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I am really new to objective C, and I want to make a class that is an NSArray of NSDictionary, and then have a method that grabs a random entries. I know how to make that but I don't understand how to make it in the class. What I mean is I thought that you could put the code that declared (or whatever the correct terminology is) the array just sort of in the middle of the implementation file and then I would write a method under that. The only instance variable I had was the NSArray and that was in the interface file, along with the method prototype (or whatever) and these were the only things that were in the interface file.

I couldn't figure out the problem so I made a test class that was the same but with just an array of simple text strings. I used the same logic here and I'm pretty certain it is totally backward, I don't know in which way though.

This is the interface for the test class:

#import <Foundation/Foundation.h>


@interface TestClass : NSObject {
    NSArray *TestArray;
}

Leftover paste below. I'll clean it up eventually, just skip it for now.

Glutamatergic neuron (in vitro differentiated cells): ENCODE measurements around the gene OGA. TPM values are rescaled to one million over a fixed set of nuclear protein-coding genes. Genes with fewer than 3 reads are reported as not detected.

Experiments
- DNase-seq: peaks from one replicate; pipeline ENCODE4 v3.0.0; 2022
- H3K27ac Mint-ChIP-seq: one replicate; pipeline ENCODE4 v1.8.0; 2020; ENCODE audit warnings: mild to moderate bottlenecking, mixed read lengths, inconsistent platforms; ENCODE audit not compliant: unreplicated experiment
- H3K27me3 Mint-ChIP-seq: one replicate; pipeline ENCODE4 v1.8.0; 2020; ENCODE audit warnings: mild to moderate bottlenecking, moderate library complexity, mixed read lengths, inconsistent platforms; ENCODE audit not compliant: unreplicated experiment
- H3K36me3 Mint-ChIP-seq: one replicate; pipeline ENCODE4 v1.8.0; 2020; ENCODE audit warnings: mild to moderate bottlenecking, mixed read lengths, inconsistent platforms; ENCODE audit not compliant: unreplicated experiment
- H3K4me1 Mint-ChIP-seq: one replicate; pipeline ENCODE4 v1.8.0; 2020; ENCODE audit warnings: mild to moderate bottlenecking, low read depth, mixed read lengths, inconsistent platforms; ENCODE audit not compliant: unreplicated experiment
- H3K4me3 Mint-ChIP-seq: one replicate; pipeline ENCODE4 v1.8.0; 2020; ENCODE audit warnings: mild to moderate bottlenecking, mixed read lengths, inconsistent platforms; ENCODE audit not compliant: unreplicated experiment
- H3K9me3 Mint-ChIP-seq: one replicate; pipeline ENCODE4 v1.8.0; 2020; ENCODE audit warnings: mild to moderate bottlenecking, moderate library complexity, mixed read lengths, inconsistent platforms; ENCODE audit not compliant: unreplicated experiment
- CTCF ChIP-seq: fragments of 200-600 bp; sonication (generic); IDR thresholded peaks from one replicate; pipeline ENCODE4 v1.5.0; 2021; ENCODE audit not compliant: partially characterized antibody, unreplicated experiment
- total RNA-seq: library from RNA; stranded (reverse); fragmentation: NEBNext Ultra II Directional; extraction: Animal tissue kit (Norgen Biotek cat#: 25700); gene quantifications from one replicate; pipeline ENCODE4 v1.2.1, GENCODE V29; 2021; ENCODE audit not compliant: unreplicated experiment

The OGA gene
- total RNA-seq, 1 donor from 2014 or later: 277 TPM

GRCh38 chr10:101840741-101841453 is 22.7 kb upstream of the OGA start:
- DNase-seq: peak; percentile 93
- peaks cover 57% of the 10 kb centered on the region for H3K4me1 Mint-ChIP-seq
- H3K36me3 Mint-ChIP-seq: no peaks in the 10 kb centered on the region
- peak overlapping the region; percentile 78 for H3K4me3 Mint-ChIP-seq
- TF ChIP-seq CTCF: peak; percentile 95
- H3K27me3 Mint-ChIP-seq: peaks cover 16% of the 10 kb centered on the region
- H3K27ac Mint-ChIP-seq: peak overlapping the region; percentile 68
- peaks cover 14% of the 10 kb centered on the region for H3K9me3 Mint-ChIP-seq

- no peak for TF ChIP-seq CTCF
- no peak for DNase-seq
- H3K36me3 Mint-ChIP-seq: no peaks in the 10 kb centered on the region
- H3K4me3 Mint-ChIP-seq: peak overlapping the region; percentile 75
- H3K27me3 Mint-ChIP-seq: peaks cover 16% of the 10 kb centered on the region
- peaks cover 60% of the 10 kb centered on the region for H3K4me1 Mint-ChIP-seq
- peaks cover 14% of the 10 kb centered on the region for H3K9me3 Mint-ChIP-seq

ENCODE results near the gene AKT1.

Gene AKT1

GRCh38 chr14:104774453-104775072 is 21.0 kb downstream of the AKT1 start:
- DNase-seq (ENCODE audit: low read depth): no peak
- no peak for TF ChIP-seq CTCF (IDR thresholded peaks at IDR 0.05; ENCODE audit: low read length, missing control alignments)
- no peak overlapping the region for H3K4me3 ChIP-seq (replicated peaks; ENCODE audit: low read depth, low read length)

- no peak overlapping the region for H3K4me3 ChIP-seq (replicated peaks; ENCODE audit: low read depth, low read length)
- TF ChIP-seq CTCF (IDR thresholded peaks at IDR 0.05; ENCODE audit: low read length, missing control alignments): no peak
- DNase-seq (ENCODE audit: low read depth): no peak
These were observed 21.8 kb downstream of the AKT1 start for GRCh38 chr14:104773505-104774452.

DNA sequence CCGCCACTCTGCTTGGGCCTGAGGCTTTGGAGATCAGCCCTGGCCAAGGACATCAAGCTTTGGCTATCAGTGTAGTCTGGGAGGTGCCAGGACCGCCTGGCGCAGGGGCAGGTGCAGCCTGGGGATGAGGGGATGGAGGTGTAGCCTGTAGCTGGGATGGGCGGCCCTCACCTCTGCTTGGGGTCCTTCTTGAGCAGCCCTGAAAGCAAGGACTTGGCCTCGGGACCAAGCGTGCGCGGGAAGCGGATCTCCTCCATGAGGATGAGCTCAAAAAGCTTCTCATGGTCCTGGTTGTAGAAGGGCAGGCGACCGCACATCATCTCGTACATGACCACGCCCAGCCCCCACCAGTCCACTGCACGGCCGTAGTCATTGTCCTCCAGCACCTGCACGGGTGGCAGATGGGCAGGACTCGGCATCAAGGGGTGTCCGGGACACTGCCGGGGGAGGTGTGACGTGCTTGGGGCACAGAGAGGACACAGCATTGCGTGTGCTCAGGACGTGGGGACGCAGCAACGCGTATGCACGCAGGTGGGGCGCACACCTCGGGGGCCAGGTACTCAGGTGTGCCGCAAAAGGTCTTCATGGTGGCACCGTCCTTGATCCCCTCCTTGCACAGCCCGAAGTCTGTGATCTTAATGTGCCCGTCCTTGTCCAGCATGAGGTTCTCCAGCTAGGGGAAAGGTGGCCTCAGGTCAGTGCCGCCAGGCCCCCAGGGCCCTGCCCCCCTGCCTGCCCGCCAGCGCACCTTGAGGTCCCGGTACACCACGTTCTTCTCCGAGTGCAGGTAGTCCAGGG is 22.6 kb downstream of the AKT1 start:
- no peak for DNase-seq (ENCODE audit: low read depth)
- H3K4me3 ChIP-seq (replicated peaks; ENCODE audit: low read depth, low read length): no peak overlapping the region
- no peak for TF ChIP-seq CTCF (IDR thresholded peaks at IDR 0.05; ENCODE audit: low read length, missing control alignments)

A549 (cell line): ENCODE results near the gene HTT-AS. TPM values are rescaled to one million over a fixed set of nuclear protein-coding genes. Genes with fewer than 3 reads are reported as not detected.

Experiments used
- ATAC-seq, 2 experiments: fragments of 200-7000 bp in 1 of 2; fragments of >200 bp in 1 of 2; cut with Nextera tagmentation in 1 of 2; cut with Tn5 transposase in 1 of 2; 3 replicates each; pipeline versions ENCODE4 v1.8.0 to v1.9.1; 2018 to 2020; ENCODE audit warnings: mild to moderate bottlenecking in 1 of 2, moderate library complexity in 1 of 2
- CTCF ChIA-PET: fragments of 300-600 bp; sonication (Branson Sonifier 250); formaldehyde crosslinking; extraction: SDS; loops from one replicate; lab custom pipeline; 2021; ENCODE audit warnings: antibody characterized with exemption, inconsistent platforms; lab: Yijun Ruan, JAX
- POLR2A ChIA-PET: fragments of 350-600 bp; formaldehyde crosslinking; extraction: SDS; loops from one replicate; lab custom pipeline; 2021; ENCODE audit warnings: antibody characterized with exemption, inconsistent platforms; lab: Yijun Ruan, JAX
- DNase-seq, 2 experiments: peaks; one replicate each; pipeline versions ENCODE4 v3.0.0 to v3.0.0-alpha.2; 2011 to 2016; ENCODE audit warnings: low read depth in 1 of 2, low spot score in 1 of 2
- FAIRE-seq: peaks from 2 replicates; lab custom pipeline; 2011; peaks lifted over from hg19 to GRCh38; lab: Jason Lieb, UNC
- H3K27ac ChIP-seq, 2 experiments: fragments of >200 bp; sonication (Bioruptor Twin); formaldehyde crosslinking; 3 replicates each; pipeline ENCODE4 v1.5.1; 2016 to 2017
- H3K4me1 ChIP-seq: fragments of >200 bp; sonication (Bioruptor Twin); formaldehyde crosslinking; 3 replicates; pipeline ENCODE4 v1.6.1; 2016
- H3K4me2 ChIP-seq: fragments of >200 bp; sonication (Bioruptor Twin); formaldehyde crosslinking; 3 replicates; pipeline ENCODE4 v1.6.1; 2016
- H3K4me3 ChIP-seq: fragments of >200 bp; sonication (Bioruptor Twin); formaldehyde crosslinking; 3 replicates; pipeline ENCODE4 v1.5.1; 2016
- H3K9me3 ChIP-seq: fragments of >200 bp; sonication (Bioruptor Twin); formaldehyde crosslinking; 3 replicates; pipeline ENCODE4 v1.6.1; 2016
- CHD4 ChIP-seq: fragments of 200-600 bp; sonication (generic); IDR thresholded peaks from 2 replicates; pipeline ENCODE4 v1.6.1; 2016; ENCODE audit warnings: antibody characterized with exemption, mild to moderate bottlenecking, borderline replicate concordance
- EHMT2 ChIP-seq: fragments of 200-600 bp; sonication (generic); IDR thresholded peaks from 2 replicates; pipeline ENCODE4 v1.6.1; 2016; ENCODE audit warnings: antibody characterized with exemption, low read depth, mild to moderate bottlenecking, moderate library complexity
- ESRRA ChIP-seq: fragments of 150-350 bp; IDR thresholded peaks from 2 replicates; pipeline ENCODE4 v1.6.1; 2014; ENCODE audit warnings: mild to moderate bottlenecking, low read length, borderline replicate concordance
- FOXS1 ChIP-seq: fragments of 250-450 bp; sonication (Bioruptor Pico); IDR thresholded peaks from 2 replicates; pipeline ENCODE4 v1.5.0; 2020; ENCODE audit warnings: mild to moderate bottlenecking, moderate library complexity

@end

And this is the implementation file

#import "TestClass.h"


@implementation TestClass{
    NSArray *TestArray;
}
TestArray = [[NSArray alloc] arrayWithObjects:@"stuff",@"things",@"example",@"stuffThings",nil];

@end
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up vote 0 down vote accepted

You should really read Apple's introduction to Objective-C. It explains the syntax and structure of the language. You must also read the Objective-C memory management guide so that your programs don't leak memory and crash.

Having said that, here's probably what you're trying to create (I took the liberty of changing some of your variable names):

TestClass.h

#import <Foundation/Foundation.h>

@interface TestClass : NSObject {
  NSArray* strings_;
}

// Method declarations would go here
// example:
- (NSString*)randomElement;

@end

TestClass.m

#import "TestClass.h"
#import <stdlib.h>

// Notice how the implementation does NOT redefine the instance variables.
@implementation TestClass

// All code must be in a method definition.

// init is analogous to the default constructor in other languages
- (id)init {
  if (self = [super init]) {
    strings_ = [[NSArray alloc] initWithObjects:@"stuff", @"things", nil];
  }
  return self;
}

// dealloc is the destructor (note the call to super).
- (void)dealloc {
  [strings_ release];
  [super dealloc];
}

- (NSString*)randomElement {
  NSUInteger index = arc4random() % [strings_ count];
  return [strings_ objectAtIndex:index];
}

@end

For random number generation, it's easy to use arc4random() because it doesn't require setting the seed value.

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